If one is intent upon non-harming and destruction of grasping, Vin.1.185
If one is intent upon destruction of craving and mind’s non-confusion,
Having seen sensations’ rise, his mind is wholly freed.
For that monk whose mind is calmed and wholly freed
There is nothing to add to what has been done, there is naught to be done.
As a rock of one mass by wind is never moved,[30]
So shapes, tastes, sounds, scents, touches and all
BD.4.245 Pleasant and unpleasant mental objects[31] stir not a man like this.
His mind is firm, well freed,[32] and he notes its passing hence.

Footnotes and references:

1.

This Soṇa episode recurs, in a shorter form, at AN.iii.374–AN.iii.379. Soṇa’s verses at Thag.632–644. Legend of how he came to be called Soṇa (golden) given in Thag A. (see Psalms of the Bretheren p.275f.), and AN-a.i.233f. At AN.i.24 he is called foremost of those who put forth energy; his clan name is there spelt Koḷivīsa.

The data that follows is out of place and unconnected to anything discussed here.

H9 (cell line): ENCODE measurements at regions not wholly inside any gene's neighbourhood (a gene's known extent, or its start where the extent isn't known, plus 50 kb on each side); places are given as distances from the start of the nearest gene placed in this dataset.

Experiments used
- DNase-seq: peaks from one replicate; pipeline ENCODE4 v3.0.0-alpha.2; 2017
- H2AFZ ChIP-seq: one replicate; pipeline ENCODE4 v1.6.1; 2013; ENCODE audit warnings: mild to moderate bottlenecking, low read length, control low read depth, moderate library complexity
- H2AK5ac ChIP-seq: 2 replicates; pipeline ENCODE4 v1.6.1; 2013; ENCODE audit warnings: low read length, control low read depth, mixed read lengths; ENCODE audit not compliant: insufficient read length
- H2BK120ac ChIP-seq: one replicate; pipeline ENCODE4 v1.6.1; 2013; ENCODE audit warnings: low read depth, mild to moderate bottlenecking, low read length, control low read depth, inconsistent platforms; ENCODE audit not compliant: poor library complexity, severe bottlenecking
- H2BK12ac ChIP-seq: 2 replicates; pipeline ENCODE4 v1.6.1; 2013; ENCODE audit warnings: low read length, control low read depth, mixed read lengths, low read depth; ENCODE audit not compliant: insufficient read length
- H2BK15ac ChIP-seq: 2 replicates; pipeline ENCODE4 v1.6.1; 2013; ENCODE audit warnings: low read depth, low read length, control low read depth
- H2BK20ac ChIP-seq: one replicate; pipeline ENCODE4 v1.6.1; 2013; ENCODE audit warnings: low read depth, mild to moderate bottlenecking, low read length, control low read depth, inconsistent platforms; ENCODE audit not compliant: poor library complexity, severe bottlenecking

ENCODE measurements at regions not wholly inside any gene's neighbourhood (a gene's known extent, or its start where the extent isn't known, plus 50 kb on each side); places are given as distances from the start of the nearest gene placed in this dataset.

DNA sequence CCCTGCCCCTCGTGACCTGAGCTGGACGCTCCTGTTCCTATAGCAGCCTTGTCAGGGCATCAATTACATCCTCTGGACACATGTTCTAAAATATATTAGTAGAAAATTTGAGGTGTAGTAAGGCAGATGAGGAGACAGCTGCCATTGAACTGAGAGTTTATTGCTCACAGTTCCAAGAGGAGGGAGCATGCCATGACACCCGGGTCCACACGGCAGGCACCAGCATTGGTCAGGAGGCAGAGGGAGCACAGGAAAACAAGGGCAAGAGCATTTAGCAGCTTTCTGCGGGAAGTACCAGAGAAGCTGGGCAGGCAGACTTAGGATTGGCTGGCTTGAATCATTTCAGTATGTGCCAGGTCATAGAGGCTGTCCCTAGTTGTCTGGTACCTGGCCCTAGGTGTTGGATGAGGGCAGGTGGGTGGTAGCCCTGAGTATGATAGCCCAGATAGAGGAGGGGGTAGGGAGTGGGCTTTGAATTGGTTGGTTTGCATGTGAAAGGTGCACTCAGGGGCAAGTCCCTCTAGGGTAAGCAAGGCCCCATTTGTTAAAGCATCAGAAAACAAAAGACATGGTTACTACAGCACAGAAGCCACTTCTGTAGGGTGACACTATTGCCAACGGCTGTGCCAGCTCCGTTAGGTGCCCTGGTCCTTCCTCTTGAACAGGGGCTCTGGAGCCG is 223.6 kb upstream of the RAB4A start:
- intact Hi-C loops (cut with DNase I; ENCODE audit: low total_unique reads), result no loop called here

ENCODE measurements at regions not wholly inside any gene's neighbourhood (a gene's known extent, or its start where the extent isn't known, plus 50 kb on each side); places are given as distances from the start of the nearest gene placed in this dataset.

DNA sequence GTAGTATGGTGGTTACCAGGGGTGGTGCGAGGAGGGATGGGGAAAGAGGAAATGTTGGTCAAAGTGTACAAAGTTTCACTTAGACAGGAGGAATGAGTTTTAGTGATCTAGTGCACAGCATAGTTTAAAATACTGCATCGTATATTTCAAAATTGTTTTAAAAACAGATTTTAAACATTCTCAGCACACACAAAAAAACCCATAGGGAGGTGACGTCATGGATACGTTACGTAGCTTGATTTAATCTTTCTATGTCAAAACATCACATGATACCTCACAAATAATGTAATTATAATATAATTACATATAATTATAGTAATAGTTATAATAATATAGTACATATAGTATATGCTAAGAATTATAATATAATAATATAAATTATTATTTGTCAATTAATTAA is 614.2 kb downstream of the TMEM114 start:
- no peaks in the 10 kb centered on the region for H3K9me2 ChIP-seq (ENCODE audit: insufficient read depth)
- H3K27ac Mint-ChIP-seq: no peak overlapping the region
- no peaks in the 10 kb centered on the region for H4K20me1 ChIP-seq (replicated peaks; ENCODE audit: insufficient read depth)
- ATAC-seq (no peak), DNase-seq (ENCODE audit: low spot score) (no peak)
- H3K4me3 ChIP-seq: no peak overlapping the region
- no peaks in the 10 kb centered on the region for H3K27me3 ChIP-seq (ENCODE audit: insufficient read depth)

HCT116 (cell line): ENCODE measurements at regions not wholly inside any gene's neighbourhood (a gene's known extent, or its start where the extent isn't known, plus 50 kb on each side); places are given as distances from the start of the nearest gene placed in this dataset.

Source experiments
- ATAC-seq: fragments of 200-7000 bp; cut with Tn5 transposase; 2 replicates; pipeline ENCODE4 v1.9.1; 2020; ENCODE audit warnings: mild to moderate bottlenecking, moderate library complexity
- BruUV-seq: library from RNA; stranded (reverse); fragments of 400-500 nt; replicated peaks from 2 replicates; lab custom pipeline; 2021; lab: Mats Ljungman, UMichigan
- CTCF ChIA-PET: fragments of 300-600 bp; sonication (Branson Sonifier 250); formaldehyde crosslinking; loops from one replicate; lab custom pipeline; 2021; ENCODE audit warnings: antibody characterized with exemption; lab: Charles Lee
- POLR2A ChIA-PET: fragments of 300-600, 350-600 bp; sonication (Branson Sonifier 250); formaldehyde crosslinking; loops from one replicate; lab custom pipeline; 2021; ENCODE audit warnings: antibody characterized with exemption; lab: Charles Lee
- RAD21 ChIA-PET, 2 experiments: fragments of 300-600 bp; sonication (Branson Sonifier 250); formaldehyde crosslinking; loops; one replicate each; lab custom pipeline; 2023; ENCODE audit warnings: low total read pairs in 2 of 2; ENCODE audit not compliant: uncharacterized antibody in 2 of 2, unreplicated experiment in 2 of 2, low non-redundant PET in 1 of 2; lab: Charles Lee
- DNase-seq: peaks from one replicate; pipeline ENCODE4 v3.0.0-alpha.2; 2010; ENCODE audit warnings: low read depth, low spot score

2.

Vin-a.1081 speaks of these as sons of (respectable) families living in these villages.

3.

Cf. Vin.4.108, where Sāgata’s behaviour gave rise to the offence of drinking strong drink. See BD.2.382, n.6.

4.

hotha.

5.

nimujjitvā … ummujjitvā. These two verbs are often used of plunging into and emerging from water. Here they seem to mean getting off one step and on to another.

6.

pāṭikā, such as is (in the old cities of Ceylon) an architectural feature placed at the bottom of a short flight of steps leading up to a vihāra or a “temple”. See Mahāvaṃsa 31, Mahāvaṃsa 61. Nowadays it is called “moonstone step”, although in shape it is half a circle. It is called “half-moon stone”, aḍḍhacandapāsāna, at Vin-a.1081.